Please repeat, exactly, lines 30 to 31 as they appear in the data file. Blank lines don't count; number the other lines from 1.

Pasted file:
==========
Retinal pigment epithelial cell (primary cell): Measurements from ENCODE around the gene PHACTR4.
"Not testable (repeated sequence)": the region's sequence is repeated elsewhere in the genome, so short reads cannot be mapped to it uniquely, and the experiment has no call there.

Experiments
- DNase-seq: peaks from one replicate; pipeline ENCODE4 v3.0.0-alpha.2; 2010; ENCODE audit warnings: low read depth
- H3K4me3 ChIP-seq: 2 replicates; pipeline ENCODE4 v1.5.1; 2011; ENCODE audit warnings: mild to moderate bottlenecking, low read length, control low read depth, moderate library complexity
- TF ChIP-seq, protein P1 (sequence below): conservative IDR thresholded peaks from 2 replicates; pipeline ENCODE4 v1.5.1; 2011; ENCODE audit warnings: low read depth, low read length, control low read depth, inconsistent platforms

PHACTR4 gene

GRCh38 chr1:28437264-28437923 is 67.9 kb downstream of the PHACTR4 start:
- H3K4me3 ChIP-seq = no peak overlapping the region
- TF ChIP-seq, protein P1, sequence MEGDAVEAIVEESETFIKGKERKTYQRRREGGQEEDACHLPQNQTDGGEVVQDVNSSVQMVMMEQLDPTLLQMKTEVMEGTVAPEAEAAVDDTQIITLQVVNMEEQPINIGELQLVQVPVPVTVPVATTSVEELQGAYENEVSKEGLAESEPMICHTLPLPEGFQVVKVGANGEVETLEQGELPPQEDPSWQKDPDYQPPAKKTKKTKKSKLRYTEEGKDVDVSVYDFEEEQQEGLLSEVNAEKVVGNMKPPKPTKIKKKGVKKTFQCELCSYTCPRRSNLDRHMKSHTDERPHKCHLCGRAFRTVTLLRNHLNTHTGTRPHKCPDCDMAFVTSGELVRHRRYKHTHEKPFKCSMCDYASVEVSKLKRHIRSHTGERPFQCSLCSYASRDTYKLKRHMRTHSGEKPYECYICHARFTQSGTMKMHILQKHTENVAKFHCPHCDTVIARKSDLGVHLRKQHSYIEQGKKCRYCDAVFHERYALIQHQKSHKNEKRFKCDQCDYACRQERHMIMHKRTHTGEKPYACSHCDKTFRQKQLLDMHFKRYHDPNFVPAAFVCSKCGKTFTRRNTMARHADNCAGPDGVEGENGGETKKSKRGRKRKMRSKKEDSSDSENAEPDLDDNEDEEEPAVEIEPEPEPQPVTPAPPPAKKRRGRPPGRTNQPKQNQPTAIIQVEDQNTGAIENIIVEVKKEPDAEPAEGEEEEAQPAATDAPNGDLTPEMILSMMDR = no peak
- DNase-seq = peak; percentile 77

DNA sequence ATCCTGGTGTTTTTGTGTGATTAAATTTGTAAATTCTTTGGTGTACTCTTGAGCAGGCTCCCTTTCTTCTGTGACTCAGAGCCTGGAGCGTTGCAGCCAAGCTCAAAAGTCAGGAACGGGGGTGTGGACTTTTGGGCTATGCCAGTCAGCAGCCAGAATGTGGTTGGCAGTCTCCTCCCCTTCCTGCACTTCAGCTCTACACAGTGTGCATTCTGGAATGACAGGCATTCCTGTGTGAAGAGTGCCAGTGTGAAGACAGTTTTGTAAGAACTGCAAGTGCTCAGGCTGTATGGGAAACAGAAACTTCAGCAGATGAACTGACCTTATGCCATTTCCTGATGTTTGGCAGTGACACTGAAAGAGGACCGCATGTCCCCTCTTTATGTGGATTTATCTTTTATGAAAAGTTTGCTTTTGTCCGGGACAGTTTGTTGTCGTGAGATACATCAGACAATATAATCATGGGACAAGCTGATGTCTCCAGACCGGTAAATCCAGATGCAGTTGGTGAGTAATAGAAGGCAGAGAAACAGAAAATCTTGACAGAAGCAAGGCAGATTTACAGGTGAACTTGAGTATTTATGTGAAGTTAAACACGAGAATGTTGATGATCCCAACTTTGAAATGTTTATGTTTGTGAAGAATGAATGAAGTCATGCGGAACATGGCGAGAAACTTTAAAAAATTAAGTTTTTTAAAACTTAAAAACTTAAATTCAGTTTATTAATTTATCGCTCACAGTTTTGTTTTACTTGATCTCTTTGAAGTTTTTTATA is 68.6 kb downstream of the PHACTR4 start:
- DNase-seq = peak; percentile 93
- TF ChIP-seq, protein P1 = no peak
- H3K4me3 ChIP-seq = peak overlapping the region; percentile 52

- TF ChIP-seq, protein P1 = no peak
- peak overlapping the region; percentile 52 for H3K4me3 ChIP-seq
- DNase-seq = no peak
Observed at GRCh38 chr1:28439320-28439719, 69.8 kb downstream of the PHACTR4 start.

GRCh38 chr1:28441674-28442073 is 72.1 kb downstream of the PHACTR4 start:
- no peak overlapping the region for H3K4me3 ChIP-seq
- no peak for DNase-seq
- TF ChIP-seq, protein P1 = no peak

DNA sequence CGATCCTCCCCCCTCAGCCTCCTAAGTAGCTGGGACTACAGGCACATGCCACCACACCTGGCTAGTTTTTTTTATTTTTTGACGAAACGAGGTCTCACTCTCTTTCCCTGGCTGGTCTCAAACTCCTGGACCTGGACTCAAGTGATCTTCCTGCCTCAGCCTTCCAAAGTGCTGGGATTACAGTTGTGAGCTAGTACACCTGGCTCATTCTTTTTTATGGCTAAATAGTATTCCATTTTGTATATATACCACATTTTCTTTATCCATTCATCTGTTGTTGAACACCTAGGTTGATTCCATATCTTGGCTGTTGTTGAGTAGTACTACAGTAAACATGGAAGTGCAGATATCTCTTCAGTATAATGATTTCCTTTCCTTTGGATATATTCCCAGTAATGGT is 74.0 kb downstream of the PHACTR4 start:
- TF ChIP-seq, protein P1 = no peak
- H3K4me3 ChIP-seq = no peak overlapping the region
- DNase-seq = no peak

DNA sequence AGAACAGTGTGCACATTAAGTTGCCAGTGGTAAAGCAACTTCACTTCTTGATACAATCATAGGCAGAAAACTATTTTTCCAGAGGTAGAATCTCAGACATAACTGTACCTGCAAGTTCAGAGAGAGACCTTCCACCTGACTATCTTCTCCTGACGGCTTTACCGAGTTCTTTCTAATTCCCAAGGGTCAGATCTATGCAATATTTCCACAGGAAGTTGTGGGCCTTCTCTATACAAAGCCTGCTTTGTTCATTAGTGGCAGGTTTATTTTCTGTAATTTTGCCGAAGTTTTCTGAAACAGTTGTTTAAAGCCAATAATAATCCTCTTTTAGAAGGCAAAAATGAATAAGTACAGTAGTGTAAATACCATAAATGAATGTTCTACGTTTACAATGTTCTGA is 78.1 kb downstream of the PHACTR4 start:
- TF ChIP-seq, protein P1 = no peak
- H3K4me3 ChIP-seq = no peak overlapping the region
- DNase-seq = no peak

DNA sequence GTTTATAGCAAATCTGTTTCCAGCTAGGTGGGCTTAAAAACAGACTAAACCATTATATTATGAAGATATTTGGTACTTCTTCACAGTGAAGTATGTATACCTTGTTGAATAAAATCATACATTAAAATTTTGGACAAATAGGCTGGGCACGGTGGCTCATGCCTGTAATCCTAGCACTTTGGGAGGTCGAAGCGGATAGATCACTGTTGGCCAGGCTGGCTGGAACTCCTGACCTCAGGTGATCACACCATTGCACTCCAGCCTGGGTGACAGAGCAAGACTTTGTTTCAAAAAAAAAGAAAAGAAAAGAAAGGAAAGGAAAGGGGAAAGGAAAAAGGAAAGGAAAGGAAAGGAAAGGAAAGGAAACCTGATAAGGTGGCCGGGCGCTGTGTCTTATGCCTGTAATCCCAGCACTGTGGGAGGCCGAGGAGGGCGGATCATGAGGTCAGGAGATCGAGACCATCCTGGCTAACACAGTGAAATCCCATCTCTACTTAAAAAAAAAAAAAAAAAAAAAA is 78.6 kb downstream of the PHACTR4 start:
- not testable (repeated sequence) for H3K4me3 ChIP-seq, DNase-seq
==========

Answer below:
- H3K4me3 ChIP-seq = no peak overlapping the region
- DNase-seq = no peak